Gov. Kathy Hochul will meet shortly with Manhattan District Attorney Alvin Bragg, as she told the New York Post she had "options" and knew "full well" her power to remove the controversial new DA from office.
Bragg took office Jan. 1 and came under fire almost immediately for a set of guidelines he issued to prosecutors, ordering them not to charge certain crimes at all and to downgrade others to lesser charges.
Among the most controversial of those changes was an order not to prosecute some instances of resisting arrest, and another mandating that felony armed robbery be downgraded in many cases to misdemeanor shoplifting.
His order came against a backdrop of sharply rising crime in New York City. In the NYPD's Patrol Borough Manhattan North, major crimes are up 23% this year versus the same period last year, led by a 43% increase in robberies. Shooting incidents have almost doubled as well. The numbers are even higher in the Patrol Borough Manhattan South.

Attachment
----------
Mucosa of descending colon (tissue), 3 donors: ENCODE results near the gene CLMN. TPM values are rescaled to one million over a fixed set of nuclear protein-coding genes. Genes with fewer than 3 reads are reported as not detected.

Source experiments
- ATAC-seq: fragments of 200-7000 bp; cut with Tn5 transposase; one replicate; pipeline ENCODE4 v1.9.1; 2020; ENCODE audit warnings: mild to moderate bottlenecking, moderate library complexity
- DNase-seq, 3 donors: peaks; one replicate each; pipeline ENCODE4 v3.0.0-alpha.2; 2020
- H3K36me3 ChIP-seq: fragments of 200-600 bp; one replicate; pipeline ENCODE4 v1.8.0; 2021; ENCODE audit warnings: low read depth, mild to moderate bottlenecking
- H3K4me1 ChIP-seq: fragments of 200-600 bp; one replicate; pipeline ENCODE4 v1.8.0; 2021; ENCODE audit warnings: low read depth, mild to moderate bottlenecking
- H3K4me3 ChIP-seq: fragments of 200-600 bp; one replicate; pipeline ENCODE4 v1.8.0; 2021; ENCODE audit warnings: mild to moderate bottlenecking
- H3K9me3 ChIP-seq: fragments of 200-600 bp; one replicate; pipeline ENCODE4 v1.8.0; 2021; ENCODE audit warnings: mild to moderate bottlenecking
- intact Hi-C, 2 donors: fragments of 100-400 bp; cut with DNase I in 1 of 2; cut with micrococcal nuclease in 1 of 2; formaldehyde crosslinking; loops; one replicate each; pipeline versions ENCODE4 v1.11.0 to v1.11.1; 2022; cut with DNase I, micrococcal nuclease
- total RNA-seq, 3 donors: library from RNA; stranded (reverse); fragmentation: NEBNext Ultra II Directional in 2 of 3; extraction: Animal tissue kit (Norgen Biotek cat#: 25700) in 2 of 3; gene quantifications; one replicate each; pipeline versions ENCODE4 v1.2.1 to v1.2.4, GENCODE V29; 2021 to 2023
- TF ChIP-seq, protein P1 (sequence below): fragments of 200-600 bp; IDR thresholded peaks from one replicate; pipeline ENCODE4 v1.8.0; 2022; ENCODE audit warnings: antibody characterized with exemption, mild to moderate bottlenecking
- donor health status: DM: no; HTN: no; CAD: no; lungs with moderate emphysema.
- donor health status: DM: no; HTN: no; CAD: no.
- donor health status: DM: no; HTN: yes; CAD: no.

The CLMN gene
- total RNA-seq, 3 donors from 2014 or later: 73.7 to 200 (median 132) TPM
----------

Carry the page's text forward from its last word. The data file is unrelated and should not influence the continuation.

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“I have options, but I will be monitoring the situation very closely,” Hochul told the Post's Editorial Board, later adding "I know full well the powers that the governor has."
She told the Post she was "not prepared to undo the will of the people," but that it was her responsibility to meet with Bragg and to consider whether some cases should be reassigned if the Manhattan DA's office won't prosecute them. The paper reported that meeting may happen this week.
Hochul is running for re-election this fall, and multiple of her opponents, Republicans and Democrats alike, have slammed her for not removing Bragg from office, as she has the authority to do under state law.